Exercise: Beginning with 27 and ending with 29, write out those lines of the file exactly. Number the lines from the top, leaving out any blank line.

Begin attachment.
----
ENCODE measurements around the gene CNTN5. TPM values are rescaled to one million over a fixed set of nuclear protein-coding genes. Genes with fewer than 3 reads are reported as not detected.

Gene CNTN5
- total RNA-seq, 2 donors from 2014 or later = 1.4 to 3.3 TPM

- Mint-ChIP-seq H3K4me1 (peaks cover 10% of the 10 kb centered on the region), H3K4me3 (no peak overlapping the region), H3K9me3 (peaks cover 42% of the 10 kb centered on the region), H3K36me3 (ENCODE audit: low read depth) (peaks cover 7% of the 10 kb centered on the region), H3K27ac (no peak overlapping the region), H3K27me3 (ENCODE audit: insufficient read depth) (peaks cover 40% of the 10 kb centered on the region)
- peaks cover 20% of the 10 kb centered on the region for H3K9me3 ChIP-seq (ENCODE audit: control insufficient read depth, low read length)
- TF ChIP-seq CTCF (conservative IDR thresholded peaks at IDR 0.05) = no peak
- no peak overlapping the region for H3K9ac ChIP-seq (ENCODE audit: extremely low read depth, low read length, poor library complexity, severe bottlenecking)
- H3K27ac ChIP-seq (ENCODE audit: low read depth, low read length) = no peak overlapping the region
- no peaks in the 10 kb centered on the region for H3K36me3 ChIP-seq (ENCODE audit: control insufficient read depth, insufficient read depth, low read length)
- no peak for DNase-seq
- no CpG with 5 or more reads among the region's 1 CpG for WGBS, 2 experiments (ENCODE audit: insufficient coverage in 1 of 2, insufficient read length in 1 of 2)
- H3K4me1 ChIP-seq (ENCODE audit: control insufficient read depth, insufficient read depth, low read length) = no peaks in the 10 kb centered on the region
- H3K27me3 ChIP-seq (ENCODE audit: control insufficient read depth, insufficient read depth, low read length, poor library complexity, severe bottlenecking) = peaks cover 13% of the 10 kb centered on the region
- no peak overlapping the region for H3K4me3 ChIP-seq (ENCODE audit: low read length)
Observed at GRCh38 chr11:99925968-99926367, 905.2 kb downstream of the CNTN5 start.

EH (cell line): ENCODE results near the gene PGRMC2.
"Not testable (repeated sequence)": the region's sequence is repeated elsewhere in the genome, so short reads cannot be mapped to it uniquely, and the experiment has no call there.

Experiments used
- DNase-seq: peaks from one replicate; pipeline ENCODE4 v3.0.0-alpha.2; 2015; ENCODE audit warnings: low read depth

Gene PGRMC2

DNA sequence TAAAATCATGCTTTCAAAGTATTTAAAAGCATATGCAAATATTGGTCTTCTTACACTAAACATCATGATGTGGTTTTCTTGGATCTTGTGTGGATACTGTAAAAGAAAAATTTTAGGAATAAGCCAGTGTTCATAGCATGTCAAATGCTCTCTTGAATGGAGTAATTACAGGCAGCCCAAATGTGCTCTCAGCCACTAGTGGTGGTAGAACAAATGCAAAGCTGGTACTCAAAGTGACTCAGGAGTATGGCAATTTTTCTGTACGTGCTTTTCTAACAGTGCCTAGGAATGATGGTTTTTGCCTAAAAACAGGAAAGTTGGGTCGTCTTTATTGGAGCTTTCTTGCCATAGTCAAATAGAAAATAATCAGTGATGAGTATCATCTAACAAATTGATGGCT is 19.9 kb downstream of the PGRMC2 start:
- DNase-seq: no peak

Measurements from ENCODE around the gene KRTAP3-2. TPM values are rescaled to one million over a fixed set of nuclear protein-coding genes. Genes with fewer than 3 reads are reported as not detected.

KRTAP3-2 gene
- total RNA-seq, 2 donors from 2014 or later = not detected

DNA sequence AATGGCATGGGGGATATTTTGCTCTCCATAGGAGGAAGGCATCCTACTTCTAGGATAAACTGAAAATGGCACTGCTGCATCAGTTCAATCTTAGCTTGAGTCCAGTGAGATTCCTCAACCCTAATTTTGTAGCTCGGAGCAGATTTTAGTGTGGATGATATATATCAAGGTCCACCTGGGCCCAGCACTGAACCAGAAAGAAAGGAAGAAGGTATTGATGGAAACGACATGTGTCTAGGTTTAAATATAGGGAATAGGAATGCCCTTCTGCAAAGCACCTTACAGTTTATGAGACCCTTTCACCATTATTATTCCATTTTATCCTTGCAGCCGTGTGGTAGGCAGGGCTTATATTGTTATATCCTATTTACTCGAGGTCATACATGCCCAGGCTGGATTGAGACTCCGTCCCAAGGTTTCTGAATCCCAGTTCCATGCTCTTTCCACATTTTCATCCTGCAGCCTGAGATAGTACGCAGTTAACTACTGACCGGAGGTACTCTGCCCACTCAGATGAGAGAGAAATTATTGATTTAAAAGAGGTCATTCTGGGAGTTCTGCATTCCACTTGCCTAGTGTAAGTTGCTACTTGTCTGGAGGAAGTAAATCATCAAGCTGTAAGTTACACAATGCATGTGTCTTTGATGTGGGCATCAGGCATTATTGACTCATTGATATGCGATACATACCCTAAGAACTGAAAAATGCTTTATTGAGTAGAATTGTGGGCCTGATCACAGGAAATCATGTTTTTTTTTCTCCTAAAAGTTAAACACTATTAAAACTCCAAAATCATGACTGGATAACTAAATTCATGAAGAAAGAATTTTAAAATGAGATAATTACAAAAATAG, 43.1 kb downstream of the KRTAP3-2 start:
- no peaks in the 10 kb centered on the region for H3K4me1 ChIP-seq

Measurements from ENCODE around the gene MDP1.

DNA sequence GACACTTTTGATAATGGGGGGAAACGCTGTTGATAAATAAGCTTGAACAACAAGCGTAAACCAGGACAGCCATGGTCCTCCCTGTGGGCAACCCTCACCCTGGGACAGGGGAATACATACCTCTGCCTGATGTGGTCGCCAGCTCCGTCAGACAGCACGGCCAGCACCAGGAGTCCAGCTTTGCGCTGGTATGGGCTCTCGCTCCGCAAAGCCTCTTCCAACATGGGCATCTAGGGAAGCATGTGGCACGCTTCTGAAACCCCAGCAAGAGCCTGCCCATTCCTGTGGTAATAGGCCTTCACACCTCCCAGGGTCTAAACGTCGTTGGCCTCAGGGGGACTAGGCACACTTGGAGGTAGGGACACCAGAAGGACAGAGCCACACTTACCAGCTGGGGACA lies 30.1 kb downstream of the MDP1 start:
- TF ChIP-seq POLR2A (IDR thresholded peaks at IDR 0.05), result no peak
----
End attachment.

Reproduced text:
- no peaks in the 10 kb centered on the region for H3K4me1 ChIP-seq

Measurements from ENCODE around the gene MDP1.

DNA sequence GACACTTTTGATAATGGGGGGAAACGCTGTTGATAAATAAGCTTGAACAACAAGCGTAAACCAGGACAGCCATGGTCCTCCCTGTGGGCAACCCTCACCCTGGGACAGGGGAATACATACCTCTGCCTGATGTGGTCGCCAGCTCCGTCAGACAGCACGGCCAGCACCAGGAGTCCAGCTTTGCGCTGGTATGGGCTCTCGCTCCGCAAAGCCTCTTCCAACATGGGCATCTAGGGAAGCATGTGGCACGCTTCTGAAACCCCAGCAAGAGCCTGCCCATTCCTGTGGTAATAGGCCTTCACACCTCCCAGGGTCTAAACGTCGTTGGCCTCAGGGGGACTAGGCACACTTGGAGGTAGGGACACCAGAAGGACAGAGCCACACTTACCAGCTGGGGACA lies 30.1 kb downstream of the MDP1 start: